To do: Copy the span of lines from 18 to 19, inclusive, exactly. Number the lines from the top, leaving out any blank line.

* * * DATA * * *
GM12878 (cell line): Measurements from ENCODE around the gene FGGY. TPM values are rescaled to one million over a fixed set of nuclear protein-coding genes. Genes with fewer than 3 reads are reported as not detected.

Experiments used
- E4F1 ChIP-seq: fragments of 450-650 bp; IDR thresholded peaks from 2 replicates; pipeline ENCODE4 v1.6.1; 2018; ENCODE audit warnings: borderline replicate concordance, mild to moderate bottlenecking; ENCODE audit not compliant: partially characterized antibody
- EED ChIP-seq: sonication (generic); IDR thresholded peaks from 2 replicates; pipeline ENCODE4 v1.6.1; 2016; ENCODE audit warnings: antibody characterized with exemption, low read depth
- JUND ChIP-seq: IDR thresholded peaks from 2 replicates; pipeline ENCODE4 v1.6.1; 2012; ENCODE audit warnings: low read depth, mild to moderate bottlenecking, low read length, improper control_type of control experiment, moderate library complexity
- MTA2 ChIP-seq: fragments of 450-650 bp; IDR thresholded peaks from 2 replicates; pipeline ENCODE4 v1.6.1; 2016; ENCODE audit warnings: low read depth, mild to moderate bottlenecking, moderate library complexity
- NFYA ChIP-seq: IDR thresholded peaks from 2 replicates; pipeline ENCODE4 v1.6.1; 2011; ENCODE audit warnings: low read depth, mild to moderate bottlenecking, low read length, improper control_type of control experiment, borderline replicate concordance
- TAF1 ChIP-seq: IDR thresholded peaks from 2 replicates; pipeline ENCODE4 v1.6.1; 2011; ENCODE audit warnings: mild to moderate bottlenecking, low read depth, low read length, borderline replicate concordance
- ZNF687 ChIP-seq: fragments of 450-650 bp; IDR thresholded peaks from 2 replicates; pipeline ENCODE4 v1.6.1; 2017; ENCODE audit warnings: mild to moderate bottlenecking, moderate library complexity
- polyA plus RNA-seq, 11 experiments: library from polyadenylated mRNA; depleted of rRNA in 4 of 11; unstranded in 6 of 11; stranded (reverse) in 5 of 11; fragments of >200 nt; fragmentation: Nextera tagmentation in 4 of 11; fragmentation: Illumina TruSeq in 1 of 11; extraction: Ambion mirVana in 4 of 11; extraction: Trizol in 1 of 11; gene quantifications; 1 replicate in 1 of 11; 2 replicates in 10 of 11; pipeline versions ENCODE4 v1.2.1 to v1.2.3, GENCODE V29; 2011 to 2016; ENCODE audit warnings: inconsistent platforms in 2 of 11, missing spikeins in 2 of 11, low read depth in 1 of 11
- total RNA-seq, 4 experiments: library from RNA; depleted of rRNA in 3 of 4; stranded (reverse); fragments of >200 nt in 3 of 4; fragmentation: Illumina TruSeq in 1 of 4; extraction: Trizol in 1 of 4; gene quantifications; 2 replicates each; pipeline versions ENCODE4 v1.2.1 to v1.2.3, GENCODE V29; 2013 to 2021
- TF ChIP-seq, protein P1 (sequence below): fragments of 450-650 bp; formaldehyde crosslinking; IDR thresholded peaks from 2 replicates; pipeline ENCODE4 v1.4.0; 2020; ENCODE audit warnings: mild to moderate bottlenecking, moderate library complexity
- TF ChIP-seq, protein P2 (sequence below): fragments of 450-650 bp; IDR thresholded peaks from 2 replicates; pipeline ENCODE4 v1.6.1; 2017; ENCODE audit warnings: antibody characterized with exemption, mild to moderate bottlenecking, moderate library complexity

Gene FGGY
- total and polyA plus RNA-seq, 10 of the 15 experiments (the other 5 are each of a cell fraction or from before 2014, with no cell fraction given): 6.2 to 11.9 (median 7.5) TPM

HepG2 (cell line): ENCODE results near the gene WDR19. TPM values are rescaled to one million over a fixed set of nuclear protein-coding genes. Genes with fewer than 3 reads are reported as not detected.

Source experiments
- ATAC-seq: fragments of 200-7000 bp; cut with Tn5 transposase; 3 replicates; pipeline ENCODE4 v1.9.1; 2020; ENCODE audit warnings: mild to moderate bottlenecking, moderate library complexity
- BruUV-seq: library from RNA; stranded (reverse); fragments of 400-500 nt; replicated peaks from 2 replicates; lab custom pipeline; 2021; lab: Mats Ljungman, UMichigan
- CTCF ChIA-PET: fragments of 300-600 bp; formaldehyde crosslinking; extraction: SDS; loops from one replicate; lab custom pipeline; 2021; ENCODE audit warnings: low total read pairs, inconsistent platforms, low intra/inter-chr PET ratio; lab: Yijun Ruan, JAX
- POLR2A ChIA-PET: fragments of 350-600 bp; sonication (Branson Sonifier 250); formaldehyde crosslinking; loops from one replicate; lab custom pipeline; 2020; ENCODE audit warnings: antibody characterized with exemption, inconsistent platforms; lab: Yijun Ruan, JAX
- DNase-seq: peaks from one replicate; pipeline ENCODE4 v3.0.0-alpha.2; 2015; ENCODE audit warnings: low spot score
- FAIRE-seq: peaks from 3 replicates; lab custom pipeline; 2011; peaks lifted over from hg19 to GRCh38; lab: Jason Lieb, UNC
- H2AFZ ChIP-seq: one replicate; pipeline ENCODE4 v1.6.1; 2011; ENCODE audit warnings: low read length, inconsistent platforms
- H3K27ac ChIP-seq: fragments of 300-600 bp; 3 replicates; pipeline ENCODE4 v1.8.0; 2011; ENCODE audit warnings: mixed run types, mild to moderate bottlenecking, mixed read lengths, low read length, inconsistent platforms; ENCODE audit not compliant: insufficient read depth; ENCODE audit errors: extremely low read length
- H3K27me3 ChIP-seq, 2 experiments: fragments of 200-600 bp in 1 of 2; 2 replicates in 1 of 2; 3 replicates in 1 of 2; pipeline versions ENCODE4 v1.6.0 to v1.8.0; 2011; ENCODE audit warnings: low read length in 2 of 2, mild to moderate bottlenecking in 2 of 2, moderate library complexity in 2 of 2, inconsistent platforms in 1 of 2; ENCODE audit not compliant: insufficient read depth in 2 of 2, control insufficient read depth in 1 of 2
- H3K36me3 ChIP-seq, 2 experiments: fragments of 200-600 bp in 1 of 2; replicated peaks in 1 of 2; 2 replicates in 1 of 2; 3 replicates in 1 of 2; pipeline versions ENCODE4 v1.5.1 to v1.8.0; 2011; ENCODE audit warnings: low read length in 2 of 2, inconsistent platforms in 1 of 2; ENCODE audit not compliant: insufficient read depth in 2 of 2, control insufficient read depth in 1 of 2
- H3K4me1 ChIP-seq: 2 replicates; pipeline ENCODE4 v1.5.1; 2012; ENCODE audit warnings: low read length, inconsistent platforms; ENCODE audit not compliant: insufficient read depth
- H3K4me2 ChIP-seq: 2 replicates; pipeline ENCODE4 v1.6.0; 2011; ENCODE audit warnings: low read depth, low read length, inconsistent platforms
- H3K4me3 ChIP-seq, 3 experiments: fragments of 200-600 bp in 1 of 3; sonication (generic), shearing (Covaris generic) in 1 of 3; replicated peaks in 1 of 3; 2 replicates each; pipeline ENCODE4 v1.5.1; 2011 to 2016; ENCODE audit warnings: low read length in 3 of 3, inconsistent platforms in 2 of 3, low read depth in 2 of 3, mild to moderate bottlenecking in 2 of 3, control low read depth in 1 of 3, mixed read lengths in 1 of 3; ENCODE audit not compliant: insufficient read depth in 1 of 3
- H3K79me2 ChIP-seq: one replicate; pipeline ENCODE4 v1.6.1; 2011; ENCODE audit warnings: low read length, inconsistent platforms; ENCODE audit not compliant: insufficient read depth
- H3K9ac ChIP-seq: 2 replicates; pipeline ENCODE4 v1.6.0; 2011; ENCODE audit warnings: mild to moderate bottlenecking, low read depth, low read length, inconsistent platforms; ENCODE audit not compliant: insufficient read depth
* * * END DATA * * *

- ATAC-seq: fragments of 200-7000 bp; cut with Tn5 transposase; 3 replicates; pipeline ENCODE4 v1.9.1; 2020; ENCODE audit warnings: mild to moderate bottlenecking, moderate library complexity
- BruUV-seq: library from RNA; stranded (reverse); fragments of 400-500 nt; replicated peaks from 2 replicates; lab custom pipeline; 2021; lab: Mats Ljungman, UMichigan